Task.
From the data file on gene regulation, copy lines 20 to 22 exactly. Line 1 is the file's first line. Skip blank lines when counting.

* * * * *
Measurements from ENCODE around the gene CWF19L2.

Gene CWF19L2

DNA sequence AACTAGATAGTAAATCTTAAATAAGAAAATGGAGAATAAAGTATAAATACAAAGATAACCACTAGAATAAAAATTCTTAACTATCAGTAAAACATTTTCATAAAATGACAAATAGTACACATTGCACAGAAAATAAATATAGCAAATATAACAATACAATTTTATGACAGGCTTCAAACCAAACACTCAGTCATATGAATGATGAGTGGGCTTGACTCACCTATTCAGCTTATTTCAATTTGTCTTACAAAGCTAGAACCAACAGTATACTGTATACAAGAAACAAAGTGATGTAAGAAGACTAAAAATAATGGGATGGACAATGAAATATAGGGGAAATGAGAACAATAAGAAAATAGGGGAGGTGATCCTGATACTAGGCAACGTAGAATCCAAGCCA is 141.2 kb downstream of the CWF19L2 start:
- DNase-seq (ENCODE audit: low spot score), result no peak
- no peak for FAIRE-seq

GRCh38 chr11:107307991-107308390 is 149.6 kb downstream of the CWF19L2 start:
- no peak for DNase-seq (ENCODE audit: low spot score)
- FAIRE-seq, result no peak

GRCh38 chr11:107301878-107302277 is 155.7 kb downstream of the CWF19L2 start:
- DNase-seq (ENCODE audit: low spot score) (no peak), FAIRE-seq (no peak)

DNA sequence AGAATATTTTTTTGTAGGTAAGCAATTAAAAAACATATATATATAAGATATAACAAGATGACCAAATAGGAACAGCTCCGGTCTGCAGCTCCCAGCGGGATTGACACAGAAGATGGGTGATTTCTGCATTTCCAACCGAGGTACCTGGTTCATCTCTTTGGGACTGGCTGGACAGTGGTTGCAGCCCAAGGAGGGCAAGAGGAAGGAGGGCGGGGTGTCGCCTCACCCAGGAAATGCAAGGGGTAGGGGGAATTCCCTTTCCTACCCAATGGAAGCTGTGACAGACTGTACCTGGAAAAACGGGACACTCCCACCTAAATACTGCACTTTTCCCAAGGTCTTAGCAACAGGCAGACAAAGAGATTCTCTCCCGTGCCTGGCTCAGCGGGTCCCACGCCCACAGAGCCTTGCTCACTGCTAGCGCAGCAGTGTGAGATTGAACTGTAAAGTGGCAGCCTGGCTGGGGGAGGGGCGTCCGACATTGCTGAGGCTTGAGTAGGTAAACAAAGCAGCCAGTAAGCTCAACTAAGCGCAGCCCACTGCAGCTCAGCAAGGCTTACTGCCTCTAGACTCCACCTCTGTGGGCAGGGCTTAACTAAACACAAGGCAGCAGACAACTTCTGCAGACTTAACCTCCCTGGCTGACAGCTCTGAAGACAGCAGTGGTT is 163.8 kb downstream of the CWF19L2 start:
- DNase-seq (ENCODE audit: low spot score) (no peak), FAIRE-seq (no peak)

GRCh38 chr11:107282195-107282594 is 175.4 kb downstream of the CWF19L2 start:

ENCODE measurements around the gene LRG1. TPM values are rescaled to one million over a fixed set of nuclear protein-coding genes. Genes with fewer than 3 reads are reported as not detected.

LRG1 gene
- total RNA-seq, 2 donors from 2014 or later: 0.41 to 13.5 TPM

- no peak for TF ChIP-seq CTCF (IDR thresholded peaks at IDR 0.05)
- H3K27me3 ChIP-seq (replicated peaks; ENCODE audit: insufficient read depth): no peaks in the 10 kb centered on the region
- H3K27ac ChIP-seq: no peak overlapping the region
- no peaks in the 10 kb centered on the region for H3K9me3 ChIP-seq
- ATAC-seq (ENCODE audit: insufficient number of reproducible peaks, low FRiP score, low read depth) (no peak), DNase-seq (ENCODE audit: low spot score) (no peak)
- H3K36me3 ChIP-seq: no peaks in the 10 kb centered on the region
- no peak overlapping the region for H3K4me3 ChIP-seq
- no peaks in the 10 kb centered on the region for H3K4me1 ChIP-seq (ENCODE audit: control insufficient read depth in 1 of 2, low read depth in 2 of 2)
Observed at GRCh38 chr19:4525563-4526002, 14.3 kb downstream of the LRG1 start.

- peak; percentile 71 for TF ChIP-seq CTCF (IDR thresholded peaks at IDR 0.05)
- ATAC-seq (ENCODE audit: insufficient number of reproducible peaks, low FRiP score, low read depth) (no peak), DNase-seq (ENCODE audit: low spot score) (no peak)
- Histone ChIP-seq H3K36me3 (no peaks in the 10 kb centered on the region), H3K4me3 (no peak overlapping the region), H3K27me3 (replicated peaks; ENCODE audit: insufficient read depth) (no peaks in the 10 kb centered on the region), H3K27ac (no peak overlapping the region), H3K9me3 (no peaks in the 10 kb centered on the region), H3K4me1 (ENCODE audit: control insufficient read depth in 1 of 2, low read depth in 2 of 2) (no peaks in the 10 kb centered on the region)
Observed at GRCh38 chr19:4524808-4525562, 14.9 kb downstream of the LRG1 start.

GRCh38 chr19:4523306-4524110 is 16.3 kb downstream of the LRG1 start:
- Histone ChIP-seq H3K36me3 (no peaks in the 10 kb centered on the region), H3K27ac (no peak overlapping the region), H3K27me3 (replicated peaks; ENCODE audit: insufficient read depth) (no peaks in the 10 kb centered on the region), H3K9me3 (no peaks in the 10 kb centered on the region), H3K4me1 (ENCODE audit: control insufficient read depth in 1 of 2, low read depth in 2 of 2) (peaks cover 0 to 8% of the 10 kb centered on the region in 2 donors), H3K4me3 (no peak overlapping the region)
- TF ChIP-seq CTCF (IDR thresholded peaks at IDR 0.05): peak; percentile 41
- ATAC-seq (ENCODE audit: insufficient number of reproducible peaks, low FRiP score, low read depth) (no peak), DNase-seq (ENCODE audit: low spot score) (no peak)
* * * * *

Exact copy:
- no peaks in the 10 kb centered on the region for H3K9me3 ChIP-seq
- ATAC-seq (ENCODE audit: insufficient number of reproducible peaks, low FRiP score, low read depth) (no peak), DNase-seq (ENCODE audit: low spot score) (no peak)
- H3K36me3 ChIP-seq: no peaks in the 10 kb centered on the region